[ragel-users] Re: tuning/optimizing scanners

Adrian Thurston thurs... at cs.queensu.ca
Fri Oct 5 19:04:03 UTC 2007

Hi Chuck,

Those switches are new with 5.24. They pass a number of tests, but are not heavily tested. 
By mutually exclusive I meant that the patterns do not overlap. For example,


are mutually exclusive, but


are not. On second thought I'm not sure if it would be worth the effort to refactor in your case, as the time is probably dominated by the basic iterations of the driver and the gains from mutually exclusive patterns are very small. 


-----Original Message-----
From: Chuck Remes <cremes.devlist at mac.com>

Date: Fri, 5 Oct 2007 13:04:29 
To:ragel-users at googlegroups.com
Subject: [ragel-users] Re: tuning/optimizing scanners

The -F1 option is what I was missing! Initially I stayed away from  
those switches due to a note in the docs about not all of them being  
supported for the ruby target. I wanted correctness before I wanted  

Generating the code with that option resulted in a significant  
performance improvement. My baseline testcase went from 50 seconds  
(wall clock time) to 28 seconds. That's more than adequate for right  

Now that I have my feet wet with ragel I'll be more comfortable  
trying things like generating the C code and interfacing to it from  
my ruby code.

Adrian, thanks for a great tool.

Another question before I drop this line of inquiry. What did you  
mean by "make the patterns mutually exclusive?" So I can understand  
it better, please provide an example of a non-exclusive set and a  
mutually exclusive set of patterns.


On Oct 5, 2007, at 11:45 AM, Adrian Thurston wrote:

> Hmmm, the -F1 option should be the fastest and you may get some  
> marginal
> speedups if you make the patterns mutually exclusive and as greedy as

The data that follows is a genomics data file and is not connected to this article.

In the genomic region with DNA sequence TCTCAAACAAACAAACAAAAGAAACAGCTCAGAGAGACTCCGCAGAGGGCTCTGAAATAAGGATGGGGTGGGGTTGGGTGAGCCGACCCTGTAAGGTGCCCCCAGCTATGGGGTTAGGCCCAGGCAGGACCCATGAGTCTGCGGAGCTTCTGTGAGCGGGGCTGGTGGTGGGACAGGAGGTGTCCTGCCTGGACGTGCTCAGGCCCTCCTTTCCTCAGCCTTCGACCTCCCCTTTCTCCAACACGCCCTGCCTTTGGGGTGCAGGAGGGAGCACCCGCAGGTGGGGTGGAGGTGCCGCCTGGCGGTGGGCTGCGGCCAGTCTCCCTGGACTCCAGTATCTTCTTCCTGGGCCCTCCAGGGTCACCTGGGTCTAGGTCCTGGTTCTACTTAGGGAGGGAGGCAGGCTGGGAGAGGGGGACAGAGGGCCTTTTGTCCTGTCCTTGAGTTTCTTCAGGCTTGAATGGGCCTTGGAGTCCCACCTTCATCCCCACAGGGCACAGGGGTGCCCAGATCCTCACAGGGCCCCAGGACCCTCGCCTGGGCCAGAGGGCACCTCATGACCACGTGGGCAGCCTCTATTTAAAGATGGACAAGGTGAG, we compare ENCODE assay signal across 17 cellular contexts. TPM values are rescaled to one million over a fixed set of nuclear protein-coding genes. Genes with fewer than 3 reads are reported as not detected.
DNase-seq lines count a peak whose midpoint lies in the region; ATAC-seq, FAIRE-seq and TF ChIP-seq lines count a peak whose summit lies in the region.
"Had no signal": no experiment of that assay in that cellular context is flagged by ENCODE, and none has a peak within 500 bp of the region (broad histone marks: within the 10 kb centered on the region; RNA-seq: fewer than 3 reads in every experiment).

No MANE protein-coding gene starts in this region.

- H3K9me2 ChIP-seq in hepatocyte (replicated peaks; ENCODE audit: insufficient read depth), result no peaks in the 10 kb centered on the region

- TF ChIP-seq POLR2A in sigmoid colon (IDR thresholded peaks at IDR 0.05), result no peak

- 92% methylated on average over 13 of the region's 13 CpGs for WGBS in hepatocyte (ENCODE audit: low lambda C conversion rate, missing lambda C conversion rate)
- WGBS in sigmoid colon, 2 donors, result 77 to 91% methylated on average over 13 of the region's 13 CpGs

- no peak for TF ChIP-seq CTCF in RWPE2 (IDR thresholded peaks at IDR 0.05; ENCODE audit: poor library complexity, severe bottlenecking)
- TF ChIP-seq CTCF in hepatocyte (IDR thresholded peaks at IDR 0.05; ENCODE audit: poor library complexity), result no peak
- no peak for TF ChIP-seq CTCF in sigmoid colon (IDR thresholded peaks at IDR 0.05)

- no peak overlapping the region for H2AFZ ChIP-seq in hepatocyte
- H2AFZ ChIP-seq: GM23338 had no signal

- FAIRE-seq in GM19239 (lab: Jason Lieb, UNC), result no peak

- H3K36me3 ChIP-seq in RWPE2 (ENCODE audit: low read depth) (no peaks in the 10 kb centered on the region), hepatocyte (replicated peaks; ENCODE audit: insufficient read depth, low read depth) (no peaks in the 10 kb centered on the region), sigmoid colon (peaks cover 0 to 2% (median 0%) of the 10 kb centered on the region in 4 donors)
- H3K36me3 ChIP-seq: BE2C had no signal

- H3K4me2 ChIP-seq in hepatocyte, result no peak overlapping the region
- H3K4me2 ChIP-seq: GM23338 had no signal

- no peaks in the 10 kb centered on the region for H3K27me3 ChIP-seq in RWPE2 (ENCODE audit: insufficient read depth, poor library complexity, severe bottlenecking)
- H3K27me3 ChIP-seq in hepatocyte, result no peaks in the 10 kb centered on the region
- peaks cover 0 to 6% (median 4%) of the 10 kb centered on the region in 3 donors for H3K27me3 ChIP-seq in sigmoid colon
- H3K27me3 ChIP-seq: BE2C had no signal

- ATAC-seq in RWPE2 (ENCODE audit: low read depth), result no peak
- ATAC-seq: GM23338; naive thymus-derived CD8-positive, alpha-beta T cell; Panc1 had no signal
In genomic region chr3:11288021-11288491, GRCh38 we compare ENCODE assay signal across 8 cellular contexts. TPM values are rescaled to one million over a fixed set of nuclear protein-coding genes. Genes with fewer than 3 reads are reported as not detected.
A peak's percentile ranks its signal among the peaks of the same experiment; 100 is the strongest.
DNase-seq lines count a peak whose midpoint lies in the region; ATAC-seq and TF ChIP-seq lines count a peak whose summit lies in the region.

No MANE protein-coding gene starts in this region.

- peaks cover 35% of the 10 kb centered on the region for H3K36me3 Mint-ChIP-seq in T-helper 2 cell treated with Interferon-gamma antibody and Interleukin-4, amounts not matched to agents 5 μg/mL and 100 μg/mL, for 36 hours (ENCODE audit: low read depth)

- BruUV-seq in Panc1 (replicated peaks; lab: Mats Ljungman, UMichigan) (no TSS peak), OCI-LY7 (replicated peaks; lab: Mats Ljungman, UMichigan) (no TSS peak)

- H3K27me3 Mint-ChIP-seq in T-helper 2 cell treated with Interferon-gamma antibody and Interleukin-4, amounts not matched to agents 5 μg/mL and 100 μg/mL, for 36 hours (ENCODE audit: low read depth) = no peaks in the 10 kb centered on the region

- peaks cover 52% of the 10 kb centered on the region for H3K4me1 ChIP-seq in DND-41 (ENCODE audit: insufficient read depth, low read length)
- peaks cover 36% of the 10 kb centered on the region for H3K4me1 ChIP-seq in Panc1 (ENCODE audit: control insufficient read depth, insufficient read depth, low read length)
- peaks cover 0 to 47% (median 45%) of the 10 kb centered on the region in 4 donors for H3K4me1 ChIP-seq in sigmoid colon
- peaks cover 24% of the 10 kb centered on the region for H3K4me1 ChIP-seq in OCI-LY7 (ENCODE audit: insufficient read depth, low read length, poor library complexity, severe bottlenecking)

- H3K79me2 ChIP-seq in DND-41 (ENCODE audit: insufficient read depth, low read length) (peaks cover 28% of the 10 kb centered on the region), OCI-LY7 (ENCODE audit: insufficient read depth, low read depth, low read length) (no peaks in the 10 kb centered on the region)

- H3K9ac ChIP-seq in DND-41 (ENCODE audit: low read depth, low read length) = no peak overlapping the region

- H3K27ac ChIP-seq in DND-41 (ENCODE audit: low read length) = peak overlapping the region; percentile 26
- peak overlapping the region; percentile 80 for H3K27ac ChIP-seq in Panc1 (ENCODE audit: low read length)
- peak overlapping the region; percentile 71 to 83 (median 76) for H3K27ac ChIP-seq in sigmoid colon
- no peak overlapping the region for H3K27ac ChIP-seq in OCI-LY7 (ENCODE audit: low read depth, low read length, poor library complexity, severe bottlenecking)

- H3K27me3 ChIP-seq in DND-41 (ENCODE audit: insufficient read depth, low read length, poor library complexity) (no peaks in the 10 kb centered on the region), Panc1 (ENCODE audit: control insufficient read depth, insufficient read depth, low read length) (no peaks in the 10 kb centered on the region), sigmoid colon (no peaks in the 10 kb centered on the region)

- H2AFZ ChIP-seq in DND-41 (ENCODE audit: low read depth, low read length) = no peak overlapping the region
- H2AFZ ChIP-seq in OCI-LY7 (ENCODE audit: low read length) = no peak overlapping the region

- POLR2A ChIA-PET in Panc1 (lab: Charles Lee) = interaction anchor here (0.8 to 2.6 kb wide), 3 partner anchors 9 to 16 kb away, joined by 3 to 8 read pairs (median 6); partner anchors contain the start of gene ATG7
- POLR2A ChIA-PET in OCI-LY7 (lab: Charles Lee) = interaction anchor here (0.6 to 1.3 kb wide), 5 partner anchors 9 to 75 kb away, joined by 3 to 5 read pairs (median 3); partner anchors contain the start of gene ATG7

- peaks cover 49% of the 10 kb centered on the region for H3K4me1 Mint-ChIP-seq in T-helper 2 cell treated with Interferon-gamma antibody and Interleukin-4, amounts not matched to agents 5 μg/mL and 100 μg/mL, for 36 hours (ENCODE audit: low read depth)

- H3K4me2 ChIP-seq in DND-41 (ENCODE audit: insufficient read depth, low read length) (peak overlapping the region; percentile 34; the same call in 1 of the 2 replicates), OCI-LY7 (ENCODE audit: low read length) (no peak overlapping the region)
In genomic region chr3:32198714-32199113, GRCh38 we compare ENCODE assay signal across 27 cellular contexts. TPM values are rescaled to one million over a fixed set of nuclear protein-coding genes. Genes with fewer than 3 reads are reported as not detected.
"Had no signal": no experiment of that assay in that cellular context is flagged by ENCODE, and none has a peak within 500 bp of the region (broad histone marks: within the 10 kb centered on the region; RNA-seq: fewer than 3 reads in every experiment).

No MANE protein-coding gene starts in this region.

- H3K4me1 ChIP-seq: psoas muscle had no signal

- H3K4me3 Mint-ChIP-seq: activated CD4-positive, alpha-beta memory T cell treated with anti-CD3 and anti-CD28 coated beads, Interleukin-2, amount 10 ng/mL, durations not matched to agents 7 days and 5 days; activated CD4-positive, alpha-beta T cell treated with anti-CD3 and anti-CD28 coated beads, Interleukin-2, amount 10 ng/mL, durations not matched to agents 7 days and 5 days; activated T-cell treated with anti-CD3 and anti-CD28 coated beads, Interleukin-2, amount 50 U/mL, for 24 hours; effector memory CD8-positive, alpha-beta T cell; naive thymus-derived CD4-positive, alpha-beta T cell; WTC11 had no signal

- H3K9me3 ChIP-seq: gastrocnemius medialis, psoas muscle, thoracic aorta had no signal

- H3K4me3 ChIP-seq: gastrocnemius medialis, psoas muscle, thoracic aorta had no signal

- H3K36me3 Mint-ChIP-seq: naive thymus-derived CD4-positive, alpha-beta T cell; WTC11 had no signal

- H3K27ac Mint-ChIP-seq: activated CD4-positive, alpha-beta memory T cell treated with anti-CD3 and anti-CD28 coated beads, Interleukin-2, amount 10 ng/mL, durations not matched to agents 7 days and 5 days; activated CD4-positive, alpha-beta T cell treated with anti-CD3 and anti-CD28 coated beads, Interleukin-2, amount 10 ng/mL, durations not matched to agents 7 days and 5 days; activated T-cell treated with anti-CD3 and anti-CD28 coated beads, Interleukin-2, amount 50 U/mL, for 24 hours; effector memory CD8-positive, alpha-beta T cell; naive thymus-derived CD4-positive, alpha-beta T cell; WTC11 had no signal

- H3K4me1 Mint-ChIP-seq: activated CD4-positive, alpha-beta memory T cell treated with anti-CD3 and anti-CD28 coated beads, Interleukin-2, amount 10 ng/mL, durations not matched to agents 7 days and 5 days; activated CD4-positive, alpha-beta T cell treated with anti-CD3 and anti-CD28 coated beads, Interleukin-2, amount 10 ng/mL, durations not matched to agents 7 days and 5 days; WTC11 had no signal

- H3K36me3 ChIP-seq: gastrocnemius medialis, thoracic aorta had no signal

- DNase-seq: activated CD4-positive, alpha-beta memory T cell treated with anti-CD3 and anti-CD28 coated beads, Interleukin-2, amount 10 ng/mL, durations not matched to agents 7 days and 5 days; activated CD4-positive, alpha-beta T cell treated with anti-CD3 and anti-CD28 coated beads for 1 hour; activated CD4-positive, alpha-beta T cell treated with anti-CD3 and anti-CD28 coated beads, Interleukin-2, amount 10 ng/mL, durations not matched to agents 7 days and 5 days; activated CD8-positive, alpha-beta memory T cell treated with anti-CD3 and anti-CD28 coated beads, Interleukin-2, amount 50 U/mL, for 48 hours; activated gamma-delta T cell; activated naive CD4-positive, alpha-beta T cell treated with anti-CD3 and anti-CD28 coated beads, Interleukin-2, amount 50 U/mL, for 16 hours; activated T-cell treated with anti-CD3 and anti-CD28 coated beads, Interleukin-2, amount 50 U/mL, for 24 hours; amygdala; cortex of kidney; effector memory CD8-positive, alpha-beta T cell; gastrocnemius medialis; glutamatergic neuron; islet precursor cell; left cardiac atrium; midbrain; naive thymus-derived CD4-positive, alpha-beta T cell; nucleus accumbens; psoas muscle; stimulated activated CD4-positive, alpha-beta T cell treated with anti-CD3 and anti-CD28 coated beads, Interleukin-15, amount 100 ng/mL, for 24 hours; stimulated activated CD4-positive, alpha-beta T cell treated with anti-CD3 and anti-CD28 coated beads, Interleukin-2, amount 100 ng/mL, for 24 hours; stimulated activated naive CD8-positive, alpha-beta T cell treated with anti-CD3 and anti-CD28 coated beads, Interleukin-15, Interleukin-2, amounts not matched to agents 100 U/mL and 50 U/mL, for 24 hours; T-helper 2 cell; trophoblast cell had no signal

> possible, but I suppose I'd have to suggest using C if real speed is
> what you're after.
> Adrian
> Chuck Remes wrote:
>> Adrian,
>> I am using ragel 5.24 so I can have ruby support.
>> On Oct 5, 2007, at 11:13 AM, Adrian Thurston wrote:
>>> Hi Chuck,
>>> The parsing methodology looks fine to me. There is no undue
>>> backtracking.
>>> What version of Ragel are you using?
>>> -Adrian
>>> Chuck Remes wrote:
>>>> I've written a log parsing tool using ragel and ruby. I'm using the
>>>> scanner construct to perform the parsing, but things appear to be
>>>> running very slowly. I fear I may have chosen the wrong methodology
>>>> to parse the log. (And yes, I know ruby isn't the quickest language
>>>> out there...) :-)
>>>> The log in question is a set of key/value pairs that look like this
>>>> (this is one line):
>>>> Oct  1 09:50:33.37204 [29193]: {market = ICE | type = order |
>>>> order_id = 4 | buy = 1 | price = 80.83 | volume = 1 | date =
>>>> 2007-10-01 | time = 09:50:33.37201 | metadata = {l={f=Quote|g=4| 
>>>> j=1|
>>>> sid=8290182729}|ac=289182|cf=2881|ca= 289182}}
>>>> I'm uninterested in the date and other data at the line start, so I
>>>> throw it away. I primarily search for the key (e.g. 'market = ')  
>>>> and
>>>> then fgoto another machine to parse the value. Upon hitting a pipe
>>>> character, I fgoto main again and look for another key. I pasted  
>>>> in a
>>>> section of the machine below to illustrate.
>>>> Is this the correct approach? Is there a superior method for  
>>>> rapidly
>>>> parsing long text strings? Be gentle with me... I'm new to this
>>>> stuff.
>> [snip]
>> >>

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